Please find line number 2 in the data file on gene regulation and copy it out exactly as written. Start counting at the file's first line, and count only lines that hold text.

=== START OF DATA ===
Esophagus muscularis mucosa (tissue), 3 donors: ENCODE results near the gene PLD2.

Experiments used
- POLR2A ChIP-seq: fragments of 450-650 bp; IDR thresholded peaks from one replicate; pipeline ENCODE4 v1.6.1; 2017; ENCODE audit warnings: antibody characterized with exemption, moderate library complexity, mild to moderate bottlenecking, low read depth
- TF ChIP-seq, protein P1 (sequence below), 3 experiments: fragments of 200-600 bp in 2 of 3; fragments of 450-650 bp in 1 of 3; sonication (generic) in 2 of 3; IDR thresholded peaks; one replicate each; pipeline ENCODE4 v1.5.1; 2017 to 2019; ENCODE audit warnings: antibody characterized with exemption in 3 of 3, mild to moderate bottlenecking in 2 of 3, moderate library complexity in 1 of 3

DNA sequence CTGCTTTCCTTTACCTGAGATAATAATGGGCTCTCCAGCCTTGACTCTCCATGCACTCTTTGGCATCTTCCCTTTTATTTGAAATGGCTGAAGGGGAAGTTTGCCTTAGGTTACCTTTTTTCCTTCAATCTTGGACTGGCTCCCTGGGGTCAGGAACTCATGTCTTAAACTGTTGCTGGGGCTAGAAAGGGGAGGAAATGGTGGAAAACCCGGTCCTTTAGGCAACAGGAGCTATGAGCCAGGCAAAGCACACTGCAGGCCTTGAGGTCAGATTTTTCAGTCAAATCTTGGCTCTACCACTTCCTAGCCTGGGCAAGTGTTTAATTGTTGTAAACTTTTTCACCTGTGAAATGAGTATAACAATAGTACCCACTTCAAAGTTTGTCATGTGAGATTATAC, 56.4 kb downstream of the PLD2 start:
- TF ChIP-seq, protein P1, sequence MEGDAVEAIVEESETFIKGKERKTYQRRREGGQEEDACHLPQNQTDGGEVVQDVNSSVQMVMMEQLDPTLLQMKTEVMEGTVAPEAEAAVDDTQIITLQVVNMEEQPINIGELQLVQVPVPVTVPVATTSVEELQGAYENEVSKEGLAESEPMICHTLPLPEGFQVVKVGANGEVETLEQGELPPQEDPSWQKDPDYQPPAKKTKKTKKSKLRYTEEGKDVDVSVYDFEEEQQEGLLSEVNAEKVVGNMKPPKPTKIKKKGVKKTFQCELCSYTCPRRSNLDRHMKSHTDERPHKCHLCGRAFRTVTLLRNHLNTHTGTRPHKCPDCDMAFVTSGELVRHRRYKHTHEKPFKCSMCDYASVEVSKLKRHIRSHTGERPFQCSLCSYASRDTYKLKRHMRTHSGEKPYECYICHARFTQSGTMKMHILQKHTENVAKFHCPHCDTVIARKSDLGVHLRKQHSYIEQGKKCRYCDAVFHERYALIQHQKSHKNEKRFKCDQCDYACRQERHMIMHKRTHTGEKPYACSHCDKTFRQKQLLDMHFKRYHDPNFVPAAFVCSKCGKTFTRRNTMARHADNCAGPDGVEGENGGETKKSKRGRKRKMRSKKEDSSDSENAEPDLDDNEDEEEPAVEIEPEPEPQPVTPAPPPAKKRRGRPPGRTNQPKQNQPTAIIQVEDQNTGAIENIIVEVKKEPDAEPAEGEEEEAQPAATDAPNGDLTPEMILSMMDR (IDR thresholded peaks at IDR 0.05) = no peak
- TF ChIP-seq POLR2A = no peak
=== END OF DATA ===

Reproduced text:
Experiments used